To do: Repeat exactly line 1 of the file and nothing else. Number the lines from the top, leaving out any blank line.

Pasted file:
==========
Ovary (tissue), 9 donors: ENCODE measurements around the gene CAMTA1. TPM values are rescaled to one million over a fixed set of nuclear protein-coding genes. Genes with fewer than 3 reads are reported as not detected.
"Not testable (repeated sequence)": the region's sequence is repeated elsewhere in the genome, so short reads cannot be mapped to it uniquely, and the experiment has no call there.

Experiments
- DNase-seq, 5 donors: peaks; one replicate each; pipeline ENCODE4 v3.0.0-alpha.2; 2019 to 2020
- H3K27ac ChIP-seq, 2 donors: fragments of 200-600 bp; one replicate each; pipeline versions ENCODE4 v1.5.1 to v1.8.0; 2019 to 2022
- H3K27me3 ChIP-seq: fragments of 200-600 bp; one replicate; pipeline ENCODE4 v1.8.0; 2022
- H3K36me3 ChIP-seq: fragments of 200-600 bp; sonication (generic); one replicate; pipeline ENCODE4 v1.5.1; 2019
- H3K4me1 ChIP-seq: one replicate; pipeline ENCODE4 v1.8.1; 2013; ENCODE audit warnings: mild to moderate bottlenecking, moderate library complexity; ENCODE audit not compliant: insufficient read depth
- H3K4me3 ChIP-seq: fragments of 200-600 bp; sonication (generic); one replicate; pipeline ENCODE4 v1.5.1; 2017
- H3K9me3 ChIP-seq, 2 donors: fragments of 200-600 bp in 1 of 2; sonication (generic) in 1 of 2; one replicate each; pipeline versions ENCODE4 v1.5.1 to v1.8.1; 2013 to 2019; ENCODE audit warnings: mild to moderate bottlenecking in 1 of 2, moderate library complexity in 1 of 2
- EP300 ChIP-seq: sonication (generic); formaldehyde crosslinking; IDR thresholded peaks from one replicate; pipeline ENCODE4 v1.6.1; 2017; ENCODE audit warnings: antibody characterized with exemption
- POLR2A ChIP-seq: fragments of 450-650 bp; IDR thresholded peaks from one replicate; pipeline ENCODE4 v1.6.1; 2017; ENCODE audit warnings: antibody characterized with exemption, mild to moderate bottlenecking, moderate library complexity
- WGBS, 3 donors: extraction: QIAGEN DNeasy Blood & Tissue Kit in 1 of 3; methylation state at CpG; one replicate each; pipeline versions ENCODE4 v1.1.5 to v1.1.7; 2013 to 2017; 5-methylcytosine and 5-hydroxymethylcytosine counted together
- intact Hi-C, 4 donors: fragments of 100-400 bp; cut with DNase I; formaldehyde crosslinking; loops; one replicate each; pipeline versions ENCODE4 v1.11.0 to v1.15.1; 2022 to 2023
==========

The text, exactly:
Ovary (tissue), 9 donors: ENCODE measurements around the gene CAMTA1. TPM values are rescaled to one million over a fixed set of nuclear protein-coding genes. Genes with fewer than 3 reads are reported as not detected.